Postmortem MRI of the human brain allows histological examination of the tissue specimen following the MR scan. Correlating postmortem MR and histological results may allow the development of novel diagnostic techniques. However, the effects of fixation on the MRI properties of postmortem tissue are not well understood. In this study, five cadaveric human brain hemispheres, immersed in formaldehyde, underwent weekly MR scans for three months postmortem. In deep tissue, the T2 values initially decreased and subsequently increased to reach a plateau at approximately 3 months postmortem. In contrast, the plateau was reached within days postmortem for tissue near the surface.

11:54 883. Magnetisation Transfer Effects in an IR-TSE Study of Cortical Layers in the Area V1

Ana-Maria Oros-Peusquens1, Sandro Romanzetti1, N. Jon Shah1, Robert Turner2

1Institute of Medicine, Research Centre Juelich, Juelich, Germany; 2Max-Planck-Institute for Human Cognitive and Brain Sciences, Leipzig, Germany

Magnetization transfer effects are known to be important in the contrast of 2D-turbo-spin-echo brain images. While using 3D turbo-spin echo imaging at 3 T to identify human cortical layer structure in vivo with isotropic voxels, an apparent shortening of T1 was observed. This can only be explained by invoking a magnetization transfer effect, despite the use of thick slabs for volume imaging. Optimal 3D-TSE sequence parameters for best grey-white contrast thus require empirical determination.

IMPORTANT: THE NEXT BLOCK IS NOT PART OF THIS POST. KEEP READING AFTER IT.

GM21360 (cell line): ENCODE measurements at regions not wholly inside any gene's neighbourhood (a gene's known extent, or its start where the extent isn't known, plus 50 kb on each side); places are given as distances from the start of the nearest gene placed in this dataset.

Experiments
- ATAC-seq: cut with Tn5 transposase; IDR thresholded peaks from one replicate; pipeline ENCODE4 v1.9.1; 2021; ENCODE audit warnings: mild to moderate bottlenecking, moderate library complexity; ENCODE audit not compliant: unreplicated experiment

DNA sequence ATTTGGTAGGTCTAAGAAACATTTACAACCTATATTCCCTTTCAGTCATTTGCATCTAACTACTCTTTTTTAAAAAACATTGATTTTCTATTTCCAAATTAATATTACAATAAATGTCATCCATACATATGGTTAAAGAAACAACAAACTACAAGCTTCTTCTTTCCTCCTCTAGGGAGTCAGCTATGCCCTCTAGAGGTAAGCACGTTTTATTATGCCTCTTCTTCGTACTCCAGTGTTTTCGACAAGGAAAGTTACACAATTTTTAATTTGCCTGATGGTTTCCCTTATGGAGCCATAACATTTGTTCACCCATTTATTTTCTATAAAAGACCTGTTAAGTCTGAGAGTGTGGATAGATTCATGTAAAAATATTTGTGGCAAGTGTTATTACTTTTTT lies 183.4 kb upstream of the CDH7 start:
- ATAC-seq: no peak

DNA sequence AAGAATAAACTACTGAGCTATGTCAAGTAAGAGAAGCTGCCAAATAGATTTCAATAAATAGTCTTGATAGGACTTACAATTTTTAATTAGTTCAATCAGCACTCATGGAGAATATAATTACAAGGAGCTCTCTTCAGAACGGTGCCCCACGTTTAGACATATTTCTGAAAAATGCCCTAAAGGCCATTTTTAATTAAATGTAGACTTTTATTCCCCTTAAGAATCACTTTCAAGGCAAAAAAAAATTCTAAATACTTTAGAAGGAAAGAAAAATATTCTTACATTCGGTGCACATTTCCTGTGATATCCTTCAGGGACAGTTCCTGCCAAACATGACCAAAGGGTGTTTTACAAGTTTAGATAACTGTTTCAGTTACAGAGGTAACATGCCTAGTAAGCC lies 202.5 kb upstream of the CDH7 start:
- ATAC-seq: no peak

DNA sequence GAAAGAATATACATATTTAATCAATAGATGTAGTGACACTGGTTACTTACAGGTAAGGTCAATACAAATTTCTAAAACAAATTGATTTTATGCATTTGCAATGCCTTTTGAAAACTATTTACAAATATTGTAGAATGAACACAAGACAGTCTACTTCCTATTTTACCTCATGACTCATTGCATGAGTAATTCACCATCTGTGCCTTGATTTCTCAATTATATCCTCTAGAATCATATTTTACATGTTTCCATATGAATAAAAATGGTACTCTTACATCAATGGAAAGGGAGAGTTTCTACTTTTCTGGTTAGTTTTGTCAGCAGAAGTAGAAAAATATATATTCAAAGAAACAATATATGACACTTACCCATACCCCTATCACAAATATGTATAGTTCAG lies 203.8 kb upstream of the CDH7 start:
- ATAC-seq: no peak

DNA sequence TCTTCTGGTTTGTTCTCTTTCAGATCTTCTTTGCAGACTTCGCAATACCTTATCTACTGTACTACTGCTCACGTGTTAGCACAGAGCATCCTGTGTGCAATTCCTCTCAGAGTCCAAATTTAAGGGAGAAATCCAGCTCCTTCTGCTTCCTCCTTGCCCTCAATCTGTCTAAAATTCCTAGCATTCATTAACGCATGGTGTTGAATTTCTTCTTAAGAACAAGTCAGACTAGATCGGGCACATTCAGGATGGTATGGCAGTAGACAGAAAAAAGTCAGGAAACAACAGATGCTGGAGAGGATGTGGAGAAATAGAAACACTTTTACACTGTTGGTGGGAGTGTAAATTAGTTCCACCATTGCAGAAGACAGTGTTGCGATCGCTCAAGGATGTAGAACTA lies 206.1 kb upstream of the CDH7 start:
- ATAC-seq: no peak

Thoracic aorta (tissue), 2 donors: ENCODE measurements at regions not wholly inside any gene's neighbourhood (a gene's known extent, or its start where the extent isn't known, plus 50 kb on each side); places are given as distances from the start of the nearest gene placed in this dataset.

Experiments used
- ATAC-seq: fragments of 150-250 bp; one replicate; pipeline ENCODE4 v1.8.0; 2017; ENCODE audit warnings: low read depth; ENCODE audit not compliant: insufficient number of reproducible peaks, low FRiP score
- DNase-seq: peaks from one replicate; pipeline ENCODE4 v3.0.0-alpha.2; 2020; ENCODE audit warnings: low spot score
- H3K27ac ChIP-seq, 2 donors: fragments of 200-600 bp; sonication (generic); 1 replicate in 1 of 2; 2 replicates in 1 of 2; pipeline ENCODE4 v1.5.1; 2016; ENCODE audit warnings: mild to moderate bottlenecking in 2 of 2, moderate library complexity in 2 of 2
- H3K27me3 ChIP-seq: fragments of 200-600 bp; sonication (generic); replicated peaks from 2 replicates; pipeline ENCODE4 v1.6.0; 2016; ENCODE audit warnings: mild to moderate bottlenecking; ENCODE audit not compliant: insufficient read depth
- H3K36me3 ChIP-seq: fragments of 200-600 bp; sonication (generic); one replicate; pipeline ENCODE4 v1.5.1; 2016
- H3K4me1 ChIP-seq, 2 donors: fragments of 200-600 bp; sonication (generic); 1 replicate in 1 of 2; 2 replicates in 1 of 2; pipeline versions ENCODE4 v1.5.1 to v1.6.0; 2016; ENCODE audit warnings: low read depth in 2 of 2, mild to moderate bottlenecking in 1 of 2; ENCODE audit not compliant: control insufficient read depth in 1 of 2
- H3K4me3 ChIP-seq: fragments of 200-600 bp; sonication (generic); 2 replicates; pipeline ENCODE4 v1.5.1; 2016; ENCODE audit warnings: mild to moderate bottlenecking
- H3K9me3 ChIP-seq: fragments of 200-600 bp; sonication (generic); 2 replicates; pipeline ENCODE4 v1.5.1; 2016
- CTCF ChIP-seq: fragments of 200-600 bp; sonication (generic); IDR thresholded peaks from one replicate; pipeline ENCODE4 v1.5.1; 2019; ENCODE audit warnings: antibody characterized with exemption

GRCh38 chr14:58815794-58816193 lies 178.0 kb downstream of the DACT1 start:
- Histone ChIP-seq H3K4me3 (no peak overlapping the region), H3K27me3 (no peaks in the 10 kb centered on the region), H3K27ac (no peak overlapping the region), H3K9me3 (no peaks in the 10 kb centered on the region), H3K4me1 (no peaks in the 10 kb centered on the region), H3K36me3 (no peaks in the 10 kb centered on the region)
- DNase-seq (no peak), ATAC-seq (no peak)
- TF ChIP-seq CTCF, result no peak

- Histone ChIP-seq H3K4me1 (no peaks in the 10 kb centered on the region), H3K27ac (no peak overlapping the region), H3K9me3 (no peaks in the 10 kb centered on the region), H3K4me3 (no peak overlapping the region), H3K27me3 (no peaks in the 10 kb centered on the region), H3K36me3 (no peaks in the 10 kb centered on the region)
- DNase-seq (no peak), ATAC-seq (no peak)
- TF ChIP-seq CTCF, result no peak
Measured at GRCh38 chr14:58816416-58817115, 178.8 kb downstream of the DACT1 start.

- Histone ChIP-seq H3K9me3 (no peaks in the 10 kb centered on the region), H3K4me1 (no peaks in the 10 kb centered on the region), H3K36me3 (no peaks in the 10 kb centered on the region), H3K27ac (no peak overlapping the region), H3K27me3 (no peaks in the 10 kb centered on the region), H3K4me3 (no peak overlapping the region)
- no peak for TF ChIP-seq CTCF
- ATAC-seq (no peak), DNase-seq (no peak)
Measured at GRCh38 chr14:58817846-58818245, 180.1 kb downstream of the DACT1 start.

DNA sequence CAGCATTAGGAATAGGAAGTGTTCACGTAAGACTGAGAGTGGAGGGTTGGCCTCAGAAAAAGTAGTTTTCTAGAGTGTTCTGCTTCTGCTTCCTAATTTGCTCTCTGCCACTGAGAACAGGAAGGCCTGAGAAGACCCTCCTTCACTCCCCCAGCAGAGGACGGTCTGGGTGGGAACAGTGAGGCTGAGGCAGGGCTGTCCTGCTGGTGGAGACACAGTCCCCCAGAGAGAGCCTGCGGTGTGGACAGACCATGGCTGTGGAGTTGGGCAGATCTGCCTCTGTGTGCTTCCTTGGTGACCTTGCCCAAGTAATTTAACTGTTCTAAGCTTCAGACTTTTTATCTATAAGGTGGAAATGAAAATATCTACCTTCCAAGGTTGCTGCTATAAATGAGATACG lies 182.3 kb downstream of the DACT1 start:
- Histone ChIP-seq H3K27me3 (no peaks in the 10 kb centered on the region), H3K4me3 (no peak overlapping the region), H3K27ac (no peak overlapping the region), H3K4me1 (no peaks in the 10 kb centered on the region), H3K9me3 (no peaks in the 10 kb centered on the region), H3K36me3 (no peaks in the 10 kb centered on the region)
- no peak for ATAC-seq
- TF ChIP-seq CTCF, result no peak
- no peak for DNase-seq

12:06 884. Direct Saturation MRI:  Theory and Application to Imaging Brain Iron

Seth A. Smith1, 2, Jeff W.M Bulte2, Peter C.M. van Zijl1, 2

1Kennedy Krieger Institute, Baltimore, Maryland, USA; 2Johns Hopkins University, Baltimore, Maryland, USA

We show that direct water saturation can differentiate gray matter (GM) structures with different iron contents. Saturation depends on T1, T2, and the strength, length and frequency offset of RF irradiation. T2 decrease, e.g. due to presence of iron, broadens the saturation spectrum and can be selectively detected when minimizing magnetization transfer effects. A direct saturation ratio (DSR) was determined analogous to magnetization transfer ratios (MTR). DSR in GM correlated with iron concentration. We also show that DSR imaging can be used to determine T1 without influence from compartmental averaging and that T1 relaxation is largely unaffected by iron content

12:18  885. Iron as a Source of Laminar Contrast in MRI of Human Cerebral Cortex

Tie-Qiang Li1, Masaki Fukunaga1, Peter van Gelderen1, Jacco de Zwart1, Steve Dodd1, Afonso Silva1, Kant Matsuda2, Bing Yao1, Karin Shmueli1, Hellmut Merkle1, Jeff Duyn1

1NINDS, Bethesda, Maryland, USA; 2NIH, Bethesda, Maryland, USA

We recently showed that resonance frequency changes induced by magnetic susceptibility variations in grey matter allow in-vivo visualization of laminar architecture with unprecedented contrast, and suggested that the contrast might be due to laminar variation in iron and / or myelin content.  Here, we compare MRI scans of post-mortem brain tissues before and after chemical extraction of iron, and find that most of the intra-cortical frequency shifts are caused by tissue iron.